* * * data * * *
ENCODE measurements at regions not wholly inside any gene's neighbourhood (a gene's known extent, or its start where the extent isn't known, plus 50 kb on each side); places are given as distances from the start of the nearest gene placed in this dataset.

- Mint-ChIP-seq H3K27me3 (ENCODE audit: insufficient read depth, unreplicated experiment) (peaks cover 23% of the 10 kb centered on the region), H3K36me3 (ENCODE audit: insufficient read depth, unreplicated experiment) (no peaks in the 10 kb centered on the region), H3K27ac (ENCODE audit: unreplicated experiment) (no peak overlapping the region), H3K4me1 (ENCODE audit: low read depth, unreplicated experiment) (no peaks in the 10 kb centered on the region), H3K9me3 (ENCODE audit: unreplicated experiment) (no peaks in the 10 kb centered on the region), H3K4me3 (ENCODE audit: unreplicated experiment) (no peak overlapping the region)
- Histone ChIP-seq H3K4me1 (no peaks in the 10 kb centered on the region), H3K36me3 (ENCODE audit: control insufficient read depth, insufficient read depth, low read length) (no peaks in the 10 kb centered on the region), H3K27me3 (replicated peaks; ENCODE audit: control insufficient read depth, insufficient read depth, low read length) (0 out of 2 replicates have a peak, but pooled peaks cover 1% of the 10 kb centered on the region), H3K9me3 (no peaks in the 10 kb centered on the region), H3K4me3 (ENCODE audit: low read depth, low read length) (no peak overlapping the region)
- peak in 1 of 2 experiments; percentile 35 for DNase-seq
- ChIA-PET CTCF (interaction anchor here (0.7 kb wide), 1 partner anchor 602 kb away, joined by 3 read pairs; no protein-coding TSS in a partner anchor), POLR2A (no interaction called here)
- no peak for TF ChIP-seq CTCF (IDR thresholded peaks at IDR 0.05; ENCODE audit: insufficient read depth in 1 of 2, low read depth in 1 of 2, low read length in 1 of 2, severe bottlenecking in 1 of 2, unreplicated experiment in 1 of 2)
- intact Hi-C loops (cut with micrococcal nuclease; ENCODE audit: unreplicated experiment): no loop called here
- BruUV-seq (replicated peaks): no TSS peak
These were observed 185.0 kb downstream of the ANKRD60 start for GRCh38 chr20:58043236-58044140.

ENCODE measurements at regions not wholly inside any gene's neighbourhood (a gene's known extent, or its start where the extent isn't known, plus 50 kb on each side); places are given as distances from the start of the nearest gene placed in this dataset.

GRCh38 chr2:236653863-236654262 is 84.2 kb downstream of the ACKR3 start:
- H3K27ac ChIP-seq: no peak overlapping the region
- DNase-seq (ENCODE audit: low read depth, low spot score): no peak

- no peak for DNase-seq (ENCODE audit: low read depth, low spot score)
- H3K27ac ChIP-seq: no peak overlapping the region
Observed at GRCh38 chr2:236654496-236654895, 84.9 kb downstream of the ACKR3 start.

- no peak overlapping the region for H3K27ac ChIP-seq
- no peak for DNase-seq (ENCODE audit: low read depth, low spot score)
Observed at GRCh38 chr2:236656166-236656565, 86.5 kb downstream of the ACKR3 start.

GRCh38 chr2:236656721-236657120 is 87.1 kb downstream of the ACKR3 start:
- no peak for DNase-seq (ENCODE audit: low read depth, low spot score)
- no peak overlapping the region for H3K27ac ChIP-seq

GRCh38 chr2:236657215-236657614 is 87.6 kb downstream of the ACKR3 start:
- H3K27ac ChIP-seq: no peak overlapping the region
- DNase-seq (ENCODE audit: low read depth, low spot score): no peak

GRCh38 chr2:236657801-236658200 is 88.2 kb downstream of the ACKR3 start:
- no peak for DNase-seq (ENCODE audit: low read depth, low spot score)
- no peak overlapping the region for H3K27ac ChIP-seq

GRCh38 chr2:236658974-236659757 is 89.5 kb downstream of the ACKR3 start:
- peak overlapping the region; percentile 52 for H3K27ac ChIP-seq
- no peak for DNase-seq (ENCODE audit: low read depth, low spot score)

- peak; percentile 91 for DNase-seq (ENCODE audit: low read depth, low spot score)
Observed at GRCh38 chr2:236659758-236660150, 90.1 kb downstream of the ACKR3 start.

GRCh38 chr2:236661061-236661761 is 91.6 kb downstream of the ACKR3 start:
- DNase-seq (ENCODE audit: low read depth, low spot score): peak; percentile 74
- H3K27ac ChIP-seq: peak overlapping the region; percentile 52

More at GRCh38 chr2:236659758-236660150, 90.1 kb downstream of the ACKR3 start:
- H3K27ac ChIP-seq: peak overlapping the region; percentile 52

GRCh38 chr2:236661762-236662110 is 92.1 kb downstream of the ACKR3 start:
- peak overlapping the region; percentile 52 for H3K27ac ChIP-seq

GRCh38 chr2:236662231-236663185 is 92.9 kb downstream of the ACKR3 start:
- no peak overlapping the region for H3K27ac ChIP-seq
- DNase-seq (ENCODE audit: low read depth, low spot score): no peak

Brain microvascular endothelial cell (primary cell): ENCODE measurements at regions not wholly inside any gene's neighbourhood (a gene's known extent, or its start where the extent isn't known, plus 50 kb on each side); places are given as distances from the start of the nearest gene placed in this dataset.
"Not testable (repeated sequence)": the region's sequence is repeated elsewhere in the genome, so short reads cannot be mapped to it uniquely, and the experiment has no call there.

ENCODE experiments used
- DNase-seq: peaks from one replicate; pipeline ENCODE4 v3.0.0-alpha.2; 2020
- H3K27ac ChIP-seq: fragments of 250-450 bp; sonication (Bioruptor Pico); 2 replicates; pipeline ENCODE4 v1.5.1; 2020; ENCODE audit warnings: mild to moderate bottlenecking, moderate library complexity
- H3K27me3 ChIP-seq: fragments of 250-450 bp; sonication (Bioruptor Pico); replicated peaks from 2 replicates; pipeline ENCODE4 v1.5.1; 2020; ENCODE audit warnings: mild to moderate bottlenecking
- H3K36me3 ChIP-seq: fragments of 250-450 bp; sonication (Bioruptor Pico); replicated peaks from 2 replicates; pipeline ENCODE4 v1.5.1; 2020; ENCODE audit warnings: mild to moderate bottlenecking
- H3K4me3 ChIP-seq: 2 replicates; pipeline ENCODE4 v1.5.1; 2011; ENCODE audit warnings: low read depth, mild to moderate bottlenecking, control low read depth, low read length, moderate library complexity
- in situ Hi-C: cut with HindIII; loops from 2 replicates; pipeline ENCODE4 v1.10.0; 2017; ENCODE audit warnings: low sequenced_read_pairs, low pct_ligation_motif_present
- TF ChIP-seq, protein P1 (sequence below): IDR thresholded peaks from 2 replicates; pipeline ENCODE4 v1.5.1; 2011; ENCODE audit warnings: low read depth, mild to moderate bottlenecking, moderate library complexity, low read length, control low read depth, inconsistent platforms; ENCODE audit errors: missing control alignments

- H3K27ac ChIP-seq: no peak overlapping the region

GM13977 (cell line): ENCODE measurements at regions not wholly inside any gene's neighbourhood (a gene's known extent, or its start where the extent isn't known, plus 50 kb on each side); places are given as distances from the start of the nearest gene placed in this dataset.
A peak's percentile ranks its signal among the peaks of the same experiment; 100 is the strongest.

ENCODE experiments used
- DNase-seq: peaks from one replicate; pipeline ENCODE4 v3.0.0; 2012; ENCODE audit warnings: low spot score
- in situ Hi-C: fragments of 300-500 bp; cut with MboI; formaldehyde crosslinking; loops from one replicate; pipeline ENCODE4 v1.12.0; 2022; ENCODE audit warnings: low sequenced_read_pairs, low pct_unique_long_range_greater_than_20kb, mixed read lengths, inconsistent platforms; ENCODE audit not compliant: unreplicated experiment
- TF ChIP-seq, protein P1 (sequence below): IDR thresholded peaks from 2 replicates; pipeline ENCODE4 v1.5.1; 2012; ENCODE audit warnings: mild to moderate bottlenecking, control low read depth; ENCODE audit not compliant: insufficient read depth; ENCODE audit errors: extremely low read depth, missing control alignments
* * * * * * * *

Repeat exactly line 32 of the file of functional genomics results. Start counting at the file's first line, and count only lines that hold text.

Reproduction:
- peak; percentile 91 for DNase-seq (ENCODE audit: low read depth, low spot score)